I do like, don't get me wrong. He's worked up to this moment. His entire pre-school class is rehearsing their graduation songs and he's really into being 'big'. So what's the problem?

His life is changing. Mine is, too.

I've changed my work schedule to be more in line with Kindergarten hours. It's a big change after having him in daycare for the last five years for ten hours a day (and me at the office for ten hours, too). He'll have a shorter day. I will, too. He'll be carrying his own backpack, fending for himself in the lunch line, shuffling from classroom to classroom, riding the bus - gasp! It's a lot to take in for a mom who likes doing things for her kiddo. In the mornings lately, he's been standing at the door saying "Let's go mom. Come on!" and at school the other day he actually said "You're good to go, mom". No lingering in his classroom or extra kisses and hugs needed. I was GOOD-TO-GO.

To be perfectly honest, I'm not sure I'm ready for a truly independent, confident child, who needs me on a need-to-know basis. Of course it's what I should want. In fact, my husband and I have raised him to think for himself, do for himself, and to be a well-mannered boy. He just never "bought in" until now.

While my husband was in Houston this week, my son put on his clothes, brushed his teeth, combed his hair, put away his toys (without me asking) and engaged in all sorts of well-mannered behavior. He held open the door for me and "other ladies" at school, asked to be excused from the table without being prompted to do so and cleared his own plate. For three days in a row he kept up this routine. Are you kidding me?

Don't get me wrong, he's not perfect. What he most definitely IS is a soon-to-be Kindergartner with a new found sense of pride in his own ability. He's growing up. And until now, I didn't get the message that as his mom I need to "grow up", too.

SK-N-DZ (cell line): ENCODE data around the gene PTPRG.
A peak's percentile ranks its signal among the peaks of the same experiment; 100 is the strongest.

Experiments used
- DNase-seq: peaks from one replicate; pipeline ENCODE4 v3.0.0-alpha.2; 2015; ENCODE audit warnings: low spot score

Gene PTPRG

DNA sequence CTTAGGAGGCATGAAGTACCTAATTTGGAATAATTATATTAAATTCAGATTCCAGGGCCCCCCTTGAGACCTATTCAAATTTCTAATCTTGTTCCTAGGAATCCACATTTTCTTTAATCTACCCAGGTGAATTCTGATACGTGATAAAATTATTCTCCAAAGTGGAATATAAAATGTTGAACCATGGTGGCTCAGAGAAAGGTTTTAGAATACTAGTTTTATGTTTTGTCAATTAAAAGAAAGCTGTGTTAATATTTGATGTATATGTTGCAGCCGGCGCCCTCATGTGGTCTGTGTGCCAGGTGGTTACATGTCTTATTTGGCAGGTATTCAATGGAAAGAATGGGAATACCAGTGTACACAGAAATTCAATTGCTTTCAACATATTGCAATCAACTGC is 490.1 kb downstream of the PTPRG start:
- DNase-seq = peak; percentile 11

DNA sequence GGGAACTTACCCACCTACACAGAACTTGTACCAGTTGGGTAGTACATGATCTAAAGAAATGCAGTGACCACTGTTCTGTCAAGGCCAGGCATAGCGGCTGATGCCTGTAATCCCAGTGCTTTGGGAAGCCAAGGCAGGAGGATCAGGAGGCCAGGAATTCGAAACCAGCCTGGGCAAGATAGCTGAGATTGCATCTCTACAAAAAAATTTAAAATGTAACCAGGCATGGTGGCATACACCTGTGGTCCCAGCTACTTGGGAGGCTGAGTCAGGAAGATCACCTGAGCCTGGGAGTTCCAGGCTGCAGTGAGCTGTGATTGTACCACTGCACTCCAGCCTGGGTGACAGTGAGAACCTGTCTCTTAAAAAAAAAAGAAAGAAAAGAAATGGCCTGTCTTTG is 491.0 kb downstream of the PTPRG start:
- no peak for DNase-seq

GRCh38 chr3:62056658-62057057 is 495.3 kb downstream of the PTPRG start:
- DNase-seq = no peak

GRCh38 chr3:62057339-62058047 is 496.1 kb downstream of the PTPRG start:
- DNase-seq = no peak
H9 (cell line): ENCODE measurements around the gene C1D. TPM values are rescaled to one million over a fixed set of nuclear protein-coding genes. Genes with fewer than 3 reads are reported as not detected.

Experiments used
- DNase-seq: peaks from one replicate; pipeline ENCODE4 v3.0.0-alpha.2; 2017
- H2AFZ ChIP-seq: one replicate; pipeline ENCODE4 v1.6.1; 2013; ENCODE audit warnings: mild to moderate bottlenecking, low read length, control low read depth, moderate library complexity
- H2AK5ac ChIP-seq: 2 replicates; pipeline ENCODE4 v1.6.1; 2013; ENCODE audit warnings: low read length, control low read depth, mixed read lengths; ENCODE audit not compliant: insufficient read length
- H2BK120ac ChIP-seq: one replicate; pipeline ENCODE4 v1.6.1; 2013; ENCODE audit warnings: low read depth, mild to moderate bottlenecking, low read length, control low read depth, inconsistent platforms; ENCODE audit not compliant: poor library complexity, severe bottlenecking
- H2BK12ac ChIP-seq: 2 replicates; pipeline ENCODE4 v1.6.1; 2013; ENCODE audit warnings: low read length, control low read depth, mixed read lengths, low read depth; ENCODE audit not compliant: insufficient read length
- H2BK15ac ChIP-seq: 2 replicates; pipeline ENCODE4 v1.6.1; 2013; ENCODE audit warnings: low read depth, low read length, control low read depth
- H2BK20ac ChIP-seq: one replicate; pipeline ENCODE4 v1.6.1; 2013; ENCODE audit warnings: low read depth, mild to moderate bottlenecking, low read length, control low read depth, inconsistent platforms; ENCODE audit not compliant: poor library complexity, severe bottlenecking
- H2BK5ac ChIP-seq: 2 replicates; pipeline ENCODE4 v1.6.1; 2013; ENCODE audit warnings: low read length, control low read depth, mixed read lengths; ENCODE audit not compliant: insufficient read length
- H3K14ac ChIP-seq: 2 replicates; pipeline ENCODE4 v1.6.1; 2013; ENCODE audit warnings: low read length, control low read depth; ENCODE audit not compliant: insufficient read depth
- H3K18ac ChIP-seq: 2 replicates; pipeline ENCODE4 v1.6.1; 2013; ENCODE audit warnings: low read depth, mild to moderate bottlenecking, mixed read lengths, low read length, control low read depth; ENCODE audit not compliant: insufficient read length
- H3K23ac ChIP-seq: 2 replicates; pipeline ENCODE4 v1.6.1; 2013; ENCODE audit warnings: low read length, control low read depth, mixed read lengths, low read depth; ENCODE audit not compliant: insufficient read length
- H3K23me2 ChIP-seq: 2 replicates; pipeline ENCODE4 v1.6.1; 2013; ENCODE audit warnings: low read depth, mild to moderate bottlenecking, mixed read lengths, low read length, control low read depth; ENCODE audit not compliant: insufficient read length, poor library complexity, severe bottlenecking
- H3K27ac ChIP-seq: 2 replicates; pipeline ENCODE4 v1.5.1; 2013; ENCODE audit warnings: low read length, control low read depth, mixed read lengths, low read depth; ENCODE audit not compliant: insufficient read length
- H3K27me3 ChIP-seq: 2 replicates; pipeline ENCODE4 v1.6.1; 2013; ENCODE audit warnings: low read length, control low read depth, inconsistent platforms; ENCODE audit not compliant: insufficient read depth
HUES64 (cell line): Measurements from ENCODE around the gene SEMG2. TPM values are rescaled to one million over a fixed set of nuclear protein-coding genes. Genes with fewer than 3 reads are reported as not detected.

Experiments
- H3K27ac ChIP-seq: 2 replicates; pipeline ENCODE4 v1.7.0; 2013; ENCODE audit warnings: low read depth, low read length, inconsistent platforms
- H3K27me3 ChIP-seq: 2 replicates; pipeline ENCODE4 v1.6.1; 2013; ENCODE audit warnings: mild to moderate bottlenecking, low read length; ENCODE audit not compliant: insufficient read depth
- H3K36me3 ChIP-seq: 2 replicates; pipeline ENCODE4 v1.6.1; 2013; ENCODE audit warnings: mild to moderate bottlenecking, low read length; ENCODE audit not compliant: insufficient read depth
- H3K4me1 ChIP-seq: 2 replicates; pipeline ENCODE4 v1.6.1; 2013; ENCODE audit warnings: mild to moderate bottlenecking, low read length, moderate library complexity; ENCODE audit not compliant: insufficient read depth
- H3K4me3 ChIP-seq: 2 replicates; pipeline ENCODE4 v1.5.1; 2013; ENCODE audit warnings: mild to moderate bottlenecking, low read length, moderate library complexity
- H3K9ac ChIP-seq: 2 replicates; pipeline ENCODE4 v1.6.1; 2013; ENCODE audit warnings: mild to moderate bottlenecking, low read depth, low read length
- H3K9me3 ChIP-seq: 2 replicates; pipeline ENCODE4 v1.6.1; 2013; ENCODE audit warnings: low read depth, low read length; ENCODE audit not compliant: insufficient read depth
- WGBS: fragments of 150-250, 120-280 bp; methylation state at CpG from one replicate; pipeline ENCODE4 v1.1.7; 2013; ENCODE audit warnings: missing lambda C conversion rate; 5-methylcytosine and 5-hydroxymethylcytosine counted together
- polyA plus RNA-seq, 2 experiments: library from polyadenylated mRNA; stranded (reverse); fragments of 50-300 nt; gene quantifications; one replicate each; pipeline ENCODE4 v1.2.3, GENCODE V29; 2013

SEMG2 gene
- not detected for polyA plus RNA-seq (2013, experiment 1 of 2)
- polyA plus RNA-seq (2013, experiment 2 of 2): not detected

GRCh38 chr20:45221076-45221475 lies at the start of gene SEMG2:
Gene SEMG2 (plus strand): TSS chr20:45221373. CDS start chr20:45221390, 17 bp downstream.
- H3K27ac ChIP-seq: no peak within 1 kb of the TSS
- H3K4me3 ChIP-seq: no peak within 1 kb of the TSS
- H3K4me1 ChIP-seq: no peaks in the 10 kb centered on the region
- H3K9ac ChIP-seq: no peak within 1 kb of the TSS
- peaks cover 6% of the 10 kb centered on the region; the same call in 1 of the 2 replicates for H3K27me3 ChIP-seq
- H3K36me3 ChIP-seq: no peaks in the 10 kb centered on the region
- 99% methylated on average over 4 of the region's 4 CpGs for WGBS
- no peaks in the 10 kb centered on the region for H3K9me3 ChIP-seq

What I know for sure is that come this September, the leaves won't be the only things falling. This mom's going to shed a few tears.

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Tuesday, August 2, 2011

A summer break (from the kids)

Our family in the Midwest likes having our kids come visit for a stretch of time in the summer. So we met my mother in-law and her sister in Ohio so the kids could go with her to Kansas for two weeks. After driving for about 12 hours each from opposite directions, we met up with them at a motel off the highway.

That night, we all piled into one motel room (hey, we're cheap, what can we say)and planned to rise early to get back on the road, again in opposite directions.

At 5 a.m., my mother in-law and her sis jumped out of bed and started running circles around us as we stood by bleary-eyed. In what seemed like mere moments later, my husband and I were left standing in the parking lot of the hotel, watching the tail lights of his mother's red sedan fade out of sight.

We stared into the distance. "What just happened?" we both wondered aloud.

"I think those two ladies just took our kids," I said.

So there we stood, kidless on the far western edge of Ohio and two days off ahead of us.


We proceeded to have a great couple of days, meandering our way back to Ballston Spa, stopping to stroll a pier on Presque Isle in Erie, Pa., and have dinner at the home of the original Buffalo wings (the Anchor Bar). We stayed at a great hotel in downtown Buffalo and did the tourist bit at Niagara Falls the next day.

Then it was back to the grind -- except the kids were still gone. It took about a week or so before I really started to miss them. And after two weeks of couple time, we were ready for the little monsters to come home. It is possible for the house to be too quiet.